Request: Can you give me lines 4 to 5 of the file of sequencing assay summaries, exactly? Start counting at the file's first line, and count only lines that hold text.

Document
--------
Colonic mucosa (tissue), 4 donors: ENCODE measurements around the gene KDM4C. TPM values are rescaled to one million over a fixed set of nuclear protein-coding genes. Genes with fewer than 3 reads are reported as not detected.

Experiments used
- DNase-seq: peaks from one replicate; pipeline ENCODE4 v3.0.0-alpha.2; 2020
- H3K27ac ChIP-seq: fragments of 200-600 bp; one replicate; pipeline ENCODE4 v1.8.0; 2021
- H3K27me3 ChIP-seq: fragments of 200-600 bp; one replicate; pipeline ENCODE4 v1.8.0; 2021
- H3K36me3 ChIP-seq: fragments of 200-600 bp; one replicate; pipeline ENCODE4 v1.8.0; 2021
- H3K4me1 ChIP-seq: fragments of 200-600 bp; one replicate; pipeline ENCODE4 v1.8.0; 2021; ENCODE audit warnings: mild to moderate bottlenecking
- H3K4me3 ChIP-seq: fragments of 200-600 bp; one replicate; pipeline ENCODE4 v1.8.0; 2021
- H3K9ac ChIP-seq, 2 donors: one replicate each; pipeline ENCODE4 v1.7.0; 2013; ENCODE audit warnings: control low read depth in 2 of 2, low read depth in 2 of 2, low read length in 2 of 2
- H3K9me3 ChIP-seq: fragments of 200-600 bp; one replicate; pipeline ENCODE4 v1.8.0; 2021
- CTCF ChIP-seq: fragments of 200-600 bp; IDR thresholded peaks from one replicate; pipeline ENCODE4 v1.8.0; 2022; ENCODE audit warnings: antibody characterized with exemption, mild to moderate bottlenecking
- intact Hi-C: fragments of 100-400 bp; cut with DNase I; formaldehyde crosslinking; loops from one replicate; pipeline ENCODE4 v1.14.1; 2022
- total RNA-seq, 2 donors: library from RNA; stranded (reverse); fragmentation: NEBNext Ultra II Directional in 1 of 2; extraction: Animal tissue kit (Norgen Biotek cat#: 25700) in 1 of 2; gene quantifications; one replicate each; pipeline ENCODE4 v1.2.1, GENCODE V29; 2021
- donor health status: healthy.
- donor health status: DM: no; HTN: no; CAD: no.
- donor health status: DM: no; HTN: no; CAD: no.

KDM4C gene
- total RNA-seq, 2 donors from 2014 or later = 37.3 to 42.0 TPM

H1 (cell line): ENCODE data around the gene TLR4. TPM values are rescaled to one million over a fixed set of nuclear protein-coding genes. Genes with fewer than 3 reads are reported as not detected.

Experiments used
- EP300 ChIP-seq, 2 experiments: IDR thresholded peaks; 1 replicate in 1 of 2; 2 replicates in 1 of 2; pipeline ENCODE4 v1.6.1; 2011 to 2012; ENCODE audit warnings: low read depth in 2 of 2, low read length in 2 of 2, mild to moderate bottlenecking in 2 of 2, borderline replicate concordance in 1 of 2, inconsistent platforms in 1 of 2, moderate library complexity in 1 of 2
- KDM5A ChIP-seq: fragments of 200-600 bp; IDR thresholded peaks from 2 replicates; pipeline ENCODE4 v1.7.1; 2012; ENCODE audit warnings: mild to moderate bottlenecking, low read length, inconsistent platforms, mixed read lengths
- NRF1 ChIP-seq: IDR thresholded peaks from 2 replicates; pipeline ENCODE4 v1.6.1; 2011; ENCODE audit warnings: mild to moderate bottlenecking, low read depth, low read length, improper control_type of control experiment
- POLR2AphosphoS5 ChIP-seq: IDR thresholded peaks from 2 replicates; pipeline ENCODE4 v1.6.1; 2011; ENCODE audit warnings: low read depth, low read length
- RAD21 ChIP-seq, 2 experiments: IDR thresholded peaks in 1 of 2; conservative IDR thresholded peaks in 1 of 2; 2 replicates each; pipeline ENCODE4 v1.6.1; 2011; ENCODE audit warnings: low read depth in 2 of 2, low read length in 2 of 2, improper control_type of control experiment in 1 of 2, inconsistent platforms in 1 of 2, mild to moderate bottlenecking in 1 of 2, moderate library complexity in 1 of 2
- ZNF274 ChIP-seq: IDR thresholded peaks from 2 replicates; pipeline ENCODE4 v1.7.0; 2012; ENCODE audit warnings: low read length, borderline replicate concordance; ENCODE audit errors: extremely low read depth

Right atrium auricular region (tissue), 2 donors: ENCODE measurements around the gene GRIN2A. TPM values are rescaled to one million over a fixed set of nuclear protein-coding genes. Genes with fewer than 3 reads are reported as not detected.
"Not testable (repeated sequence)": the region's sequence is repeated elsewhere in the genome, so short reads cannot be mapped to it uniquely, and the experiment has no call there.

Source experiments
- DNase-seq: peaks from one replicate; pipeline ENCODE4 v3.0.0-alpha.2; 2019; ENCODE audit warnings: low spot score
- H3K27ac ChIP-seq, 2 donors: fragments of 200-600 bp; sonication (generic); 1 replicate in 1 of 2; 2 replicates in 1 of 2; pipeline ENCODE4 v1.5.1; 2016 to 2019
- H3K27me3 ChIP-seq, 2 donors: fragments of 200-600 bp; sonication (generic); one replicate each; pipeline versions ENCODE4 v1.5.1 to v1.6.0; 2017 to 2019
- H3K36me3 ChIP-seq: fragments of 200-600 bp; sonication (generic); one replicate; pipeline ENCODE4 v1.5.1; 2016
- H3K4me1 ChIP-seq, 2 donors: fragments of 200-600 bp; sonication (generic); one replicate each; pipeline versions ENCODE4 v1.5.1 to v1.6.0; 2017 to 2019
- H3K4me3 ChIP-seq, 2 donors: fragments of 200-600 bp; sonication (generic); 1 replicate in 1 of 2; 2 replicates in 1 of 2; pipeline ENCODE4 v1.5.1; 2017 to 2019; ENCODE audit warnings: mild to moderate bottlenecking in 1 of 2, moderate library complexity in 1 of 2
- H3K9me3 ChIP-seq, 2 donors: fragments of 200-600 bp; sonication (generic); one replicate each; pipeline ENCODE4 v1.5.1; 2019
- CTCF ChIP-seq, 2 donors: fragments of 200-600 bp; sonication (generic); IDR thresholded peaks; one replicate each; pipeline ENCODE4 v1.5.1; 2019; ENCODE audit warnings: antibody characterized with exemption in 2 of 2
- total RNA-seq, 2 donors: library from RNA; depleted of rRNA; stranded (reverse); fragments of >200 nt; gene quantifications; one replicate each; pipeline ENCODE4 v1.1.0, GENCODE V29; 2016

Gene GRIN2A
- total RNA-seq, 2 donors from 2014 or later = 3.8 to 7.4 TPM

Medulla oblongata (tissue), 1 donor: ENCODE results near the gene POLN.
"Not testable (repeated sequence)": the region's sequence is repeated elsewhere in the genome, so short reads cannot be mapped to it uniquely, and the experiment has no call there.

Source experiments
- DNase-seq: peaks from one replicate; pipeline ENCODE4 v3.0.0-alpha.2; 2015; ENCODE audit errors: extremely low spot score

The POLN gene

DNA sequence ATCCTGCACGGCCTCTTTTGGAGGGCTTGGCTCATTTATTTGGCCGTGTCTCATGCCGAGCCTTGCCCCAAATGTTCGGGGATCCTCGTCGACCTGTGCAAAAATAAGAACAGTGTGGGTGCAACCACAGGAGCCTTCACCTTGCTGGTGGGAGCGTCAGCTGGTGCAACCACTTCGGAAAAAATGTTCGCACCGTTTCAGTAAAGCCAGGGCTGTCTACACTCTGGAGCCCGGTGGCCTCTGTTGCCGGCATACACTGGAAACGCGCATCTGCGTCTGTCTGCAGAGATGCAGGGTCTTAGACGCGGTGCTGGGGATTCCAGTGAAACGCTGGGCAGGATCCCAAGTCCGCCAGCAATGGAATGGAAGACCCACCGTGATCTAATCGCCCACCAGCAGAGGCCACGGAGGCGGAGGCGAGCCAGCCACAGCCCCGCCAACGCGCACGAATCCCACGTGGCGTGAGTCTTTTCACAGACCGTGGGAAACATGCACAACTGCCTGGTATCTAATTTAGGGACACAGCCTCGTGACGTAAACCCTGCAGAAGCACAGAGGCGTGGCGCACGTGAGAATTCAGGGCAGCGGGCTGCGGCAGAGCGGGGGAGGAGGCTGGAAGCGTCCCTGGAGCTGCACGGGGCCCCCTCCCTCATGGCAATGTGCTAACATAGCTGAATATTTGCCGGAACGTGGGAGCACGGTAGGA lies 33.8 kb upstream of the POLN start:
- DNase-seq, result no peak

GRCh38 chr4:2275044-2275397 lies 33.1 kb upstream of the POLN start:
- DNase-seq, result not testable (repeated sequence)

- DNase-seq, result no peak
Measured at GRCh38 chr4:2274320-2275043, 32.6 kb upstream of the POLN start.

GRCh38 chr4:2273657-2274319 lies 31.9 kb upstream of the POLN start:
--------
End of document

- H3K27ac ChIP-seq: fragments of 200-600 bp; one replicate; pipeline ENCODE4 v1.8.0; 2021
- H3K27me3 ChIP-seq: fragments of 200-600 bp; one replicate; pipeline ENCODE4 v1.8.0; 2021